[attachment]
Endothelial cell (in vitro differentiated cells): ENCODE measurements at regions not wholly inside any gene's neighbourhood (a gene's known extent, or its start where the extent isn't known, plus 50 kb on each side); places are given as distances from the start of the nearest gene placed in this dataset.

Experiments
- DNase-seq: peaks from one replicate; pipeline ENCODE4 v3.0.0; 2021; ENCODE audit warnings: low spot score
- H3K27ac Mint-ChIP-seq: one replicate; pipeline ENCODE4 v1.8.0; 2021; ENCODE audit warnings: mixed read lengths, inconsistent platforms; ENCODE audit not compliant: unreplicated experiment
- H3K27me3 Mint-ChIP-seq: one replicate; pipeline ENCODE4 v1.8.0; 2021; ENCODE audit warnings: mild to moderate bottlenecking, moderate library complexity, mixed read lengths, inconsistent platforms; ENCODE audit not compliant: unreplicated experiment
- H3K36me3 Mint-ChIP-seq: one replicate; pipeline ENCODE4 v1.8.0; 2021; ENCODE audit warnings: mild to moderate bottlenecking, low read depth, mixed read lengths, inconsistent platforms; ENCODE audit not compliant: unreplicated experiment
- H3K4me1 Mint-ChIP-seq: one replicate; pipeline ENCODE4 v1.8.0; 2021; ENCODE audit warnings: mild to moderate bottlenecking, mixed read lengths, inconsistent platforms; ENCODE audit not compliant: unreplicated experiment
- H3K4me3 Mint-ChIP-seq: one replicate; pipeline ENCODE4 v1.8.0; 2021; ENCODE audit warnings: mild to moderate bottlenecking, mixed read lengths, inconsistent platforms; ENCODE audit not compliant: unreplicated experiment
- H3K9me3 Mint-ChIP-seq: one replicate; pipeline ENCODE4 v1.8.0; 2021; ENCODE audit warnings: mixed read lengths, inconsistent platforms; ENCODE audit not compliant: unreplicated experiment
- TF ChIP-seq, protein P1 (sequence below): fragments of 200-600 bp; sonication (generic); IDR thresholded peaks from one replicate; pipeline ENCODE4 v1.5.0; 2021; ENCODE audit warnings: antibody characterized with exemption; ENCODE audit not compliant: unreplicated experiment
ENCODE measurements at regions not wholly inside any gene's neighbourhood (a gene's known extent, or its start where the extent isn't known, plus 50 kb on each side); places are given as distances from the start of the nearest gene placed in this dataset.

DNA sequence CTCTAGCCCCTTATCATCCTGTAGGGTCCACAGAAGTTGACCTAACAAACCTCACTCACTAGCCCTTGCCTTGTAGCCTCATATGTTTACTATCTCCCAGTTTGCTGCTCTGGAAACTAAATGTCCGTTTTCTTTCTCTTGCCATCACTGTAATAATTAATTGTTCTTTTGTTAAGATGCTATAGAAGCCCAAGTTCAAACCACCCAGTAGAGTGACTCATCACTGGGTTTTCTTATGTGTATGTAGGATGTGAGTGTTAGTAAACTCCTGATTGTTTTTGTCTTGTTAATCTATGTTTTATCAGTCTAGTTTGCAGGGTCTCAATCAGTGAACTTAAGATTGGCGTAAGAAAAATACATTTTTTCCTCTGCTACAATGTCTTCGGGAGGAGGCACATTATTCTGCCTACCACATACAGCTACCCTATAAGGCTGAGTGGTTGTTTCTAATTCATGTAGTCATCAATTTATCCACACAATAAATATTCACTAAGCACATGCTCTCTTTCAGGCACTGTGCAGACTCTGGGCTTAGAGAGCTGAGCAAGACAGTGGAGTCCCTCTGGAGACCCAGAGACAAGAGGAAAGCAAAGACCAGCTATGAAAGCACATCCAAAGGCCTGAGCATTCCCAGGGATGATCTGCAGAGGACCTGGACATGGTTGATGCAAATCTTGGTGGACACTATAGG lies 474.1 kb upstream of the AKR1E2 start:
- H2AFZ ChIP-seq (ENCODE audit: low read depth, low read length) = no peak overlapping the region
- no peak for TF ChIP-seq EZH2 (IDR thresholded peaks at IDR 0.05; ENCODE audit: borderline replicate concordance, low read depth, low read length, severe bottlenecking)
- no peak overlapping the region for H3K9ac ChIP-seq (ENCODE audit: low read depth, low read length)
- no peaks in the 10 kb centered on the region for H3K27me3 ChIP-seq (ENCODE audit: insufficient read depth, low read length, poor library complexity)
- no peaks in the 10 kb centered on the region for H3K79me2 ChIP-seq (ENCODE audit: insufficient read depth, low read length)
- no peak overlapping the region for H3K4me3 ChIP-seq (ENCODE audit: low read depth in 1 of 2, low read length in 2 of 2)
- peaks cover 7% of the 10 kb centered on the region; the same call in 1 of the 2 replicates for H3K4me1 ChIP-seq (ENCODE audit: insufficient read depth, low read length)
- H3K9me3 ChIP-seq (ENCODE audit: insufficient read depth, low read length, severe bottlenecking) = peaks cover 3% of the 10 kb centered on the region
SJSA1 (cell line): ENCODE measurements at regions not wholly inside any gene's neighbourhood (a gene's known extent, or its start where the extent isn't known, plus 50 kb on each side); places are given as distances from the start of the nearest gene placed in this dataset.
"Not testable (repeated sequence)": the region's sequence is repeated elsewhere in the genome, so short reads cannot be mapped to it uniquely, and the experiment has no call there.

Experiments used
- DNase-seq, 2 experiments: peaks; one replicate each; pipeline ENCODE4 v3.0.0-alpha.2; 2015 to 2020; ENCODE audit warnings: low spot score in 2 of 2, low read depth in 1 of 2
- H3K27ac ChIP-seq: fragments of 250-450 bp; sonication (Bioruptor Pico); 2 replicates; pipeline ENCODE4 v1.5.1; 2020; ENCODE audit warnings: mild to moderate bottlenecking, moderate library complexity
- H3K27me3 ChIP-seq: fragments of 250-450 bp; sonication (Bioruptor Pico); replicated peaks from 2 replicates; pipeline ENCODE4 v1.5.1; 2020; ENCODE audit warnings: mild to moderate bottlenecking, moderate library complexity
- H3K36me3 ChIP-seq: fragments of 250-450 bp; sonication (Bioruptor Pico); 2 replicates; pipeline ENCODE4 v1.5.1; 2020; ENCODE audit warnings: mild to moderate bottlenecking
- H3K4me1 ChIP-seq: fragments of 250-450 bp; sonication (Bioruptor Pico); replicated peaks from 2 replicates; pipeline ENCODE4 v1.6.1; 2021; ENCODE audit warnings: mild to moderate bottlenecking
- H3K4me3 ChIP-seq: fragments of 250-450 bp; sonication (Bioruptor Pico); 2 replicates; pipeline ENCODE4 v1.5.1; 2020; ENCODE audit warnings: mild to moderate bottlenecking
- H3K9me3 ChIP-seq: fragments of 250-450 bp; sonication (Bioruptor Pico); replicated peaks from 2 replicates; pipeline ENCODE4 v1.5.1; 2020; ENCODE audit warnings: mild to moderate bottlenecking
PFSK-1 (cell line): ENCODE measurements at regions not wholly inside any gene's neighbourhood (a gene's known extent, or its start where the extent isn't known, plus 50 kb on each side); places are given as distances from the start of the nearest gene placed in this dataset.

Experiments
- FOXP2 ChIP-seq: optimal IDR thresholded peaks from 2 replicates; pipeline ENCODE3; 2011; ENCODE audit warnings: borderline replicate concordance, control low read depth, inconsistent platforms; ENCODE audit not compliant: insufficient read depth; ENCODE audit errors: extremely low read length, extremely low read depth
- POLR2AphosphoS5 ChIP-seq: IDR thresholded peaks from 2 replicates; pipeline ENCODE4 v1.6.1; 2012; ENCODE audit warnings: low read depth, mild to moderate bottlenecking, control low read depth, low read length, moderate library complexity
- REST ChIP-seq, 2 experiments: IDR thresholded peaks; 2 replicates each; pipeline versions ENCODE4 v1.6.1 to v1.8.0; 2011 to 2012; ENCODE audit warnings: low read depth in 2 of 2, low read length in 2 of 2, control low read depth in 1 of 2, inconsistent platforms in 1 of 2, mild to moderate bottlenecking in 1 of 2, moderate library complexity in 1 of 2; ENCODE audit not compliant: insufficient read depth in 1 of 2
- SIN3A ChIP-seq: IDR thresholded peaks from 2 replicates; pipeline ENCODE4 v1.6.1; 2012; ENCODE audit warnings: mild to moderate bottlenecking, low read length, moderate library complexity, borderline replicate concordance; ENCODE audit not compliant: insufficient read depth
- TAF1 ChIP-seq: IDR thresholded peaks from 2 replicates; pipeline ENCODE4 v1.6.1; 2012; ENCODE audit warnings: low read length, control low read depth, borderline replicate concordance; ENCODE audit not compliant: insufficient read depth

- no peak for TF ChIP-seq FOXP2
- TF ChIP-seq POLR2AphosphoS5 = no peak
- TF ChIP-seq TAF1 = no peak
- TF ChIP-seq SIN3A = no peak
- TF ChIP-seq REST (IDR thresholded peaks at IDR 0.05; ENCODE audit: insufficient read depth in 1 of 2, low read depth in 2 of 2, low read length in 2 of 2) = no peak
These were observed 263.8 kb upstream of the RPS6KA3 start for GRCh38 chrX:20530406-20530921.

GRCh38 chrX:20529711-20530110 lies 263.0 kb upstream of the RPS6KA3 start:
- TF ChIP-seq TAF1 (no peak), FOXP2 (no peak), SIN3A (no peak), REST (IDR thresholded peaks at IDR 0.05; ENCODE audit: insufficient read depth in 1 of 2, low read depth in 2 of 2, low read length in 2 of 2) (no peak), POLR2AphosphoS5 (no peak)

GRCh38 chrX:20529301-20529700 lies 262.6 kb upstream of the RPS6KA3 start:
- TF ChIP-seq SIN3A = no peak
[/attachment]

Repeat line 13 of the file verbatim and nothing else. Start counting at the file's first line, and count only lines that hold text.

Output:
- H2AFZ ChIP-seq (ENCODE audit: low read depth, low read length) = no peak overlapping the region